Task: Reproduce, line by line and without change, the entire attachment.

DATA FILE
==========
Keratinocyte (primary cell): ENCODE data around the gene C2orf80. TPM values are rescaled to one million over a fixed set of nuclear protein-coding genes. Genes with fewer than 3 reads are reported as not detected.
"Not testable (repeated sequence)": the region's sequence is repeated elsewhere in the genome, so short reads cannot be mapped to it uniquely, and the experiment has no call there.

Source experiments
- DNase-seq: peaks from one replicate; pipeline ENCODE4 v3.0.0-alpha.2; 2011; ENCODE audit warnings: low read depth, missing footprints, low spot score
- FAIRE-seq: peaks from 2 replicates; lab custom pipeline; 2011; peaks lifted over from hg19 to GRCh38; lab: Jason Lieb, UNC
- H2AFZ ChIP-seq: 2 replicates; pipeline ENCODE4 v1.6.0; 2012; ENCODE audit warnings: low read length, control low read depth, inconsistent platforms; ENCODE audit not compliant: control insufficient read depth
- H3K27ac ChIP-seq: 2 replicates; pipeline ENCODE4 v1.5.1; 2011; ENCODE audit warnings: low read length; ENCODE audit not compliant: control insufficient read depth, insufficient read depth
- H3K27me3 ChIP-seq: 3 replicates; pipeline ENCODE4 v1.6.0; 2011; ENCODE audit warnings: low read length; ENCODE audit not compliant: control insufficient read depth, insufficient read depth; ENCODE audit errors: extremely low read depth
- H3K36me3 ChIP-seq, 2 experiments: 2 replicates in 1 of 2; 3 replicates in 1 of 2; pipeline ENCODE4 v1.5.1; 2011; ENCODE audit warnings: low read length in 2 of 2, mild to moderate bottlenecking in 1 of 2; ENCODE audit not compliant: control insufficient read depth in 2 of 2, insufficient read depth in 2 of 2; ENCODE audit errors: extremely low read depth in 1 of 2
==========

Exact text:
Keratinocyte (primary cell): ENCODE data around the gene C2orf80. TPM values are rescaled to one million over a fixed set of nuclear protein-coding genes. Genes with fewer than 3 reads are reported as not detected.
"Not testable (repeated sequence)": the region's sequence is repeated elsewhere in the genome, so short reads cannot be mapped to it uniquely, and the experiment has no call there.

Source experiments
- DNase-seq: peaks from one replicate; pipeline ENCODE4 v3.0.0-alpha.2; 2011; ENCODE audit warnings: low read depth, missing footprints, low spot score
- FAIRE-seq: peaks from 2 replicates; lab custom pipeline; 2011; peaks lifted over from hg19 to GRCh38; lab: Jason Lieb, UNC
- H2AFZ ChIP-seq: 2 replicates; pipeline ENCODE4 v1.6.0; 2012; ENCODE audit warnings: low read length, control low read depth, inconsistent platforms; ENCODE audit not compliant: control insufficient read depth
- H3K27ac ChIP-seq: 2 replicates; pipeline ENCODE4 v1.5.1; 2011; ENCODE audit warnings: low read length; ENCODE audit not compliant: control insufficient read depth, insufficient read depth
- H3K27me3 ChIP-seq: 3 replicates; pipeline ENCODE4 v1.6.0; 2011; ENCODE audit warnings: low read length; ENCODE audit not compliant: control insufficient read depth, insufficient read depth; ENCODE audit errors: extremely low read depth
- H3K36me3 ChIP-seq, 2 experiments: 2 replicates in 1 of 2; 3 replicates in 1 of 2; pipeline ENCODE4 v1.5.1; 2011; ENCODE audit warnings: low read length in 2 of 2, mild to moderate bottlenecking in 1 of 2; ENCODE audit not compliant: control insufficient read depth in 2 of 2, insufficient read depth in 2 of 2; ENCODE audit errors: extremely low read depth in 1 of 2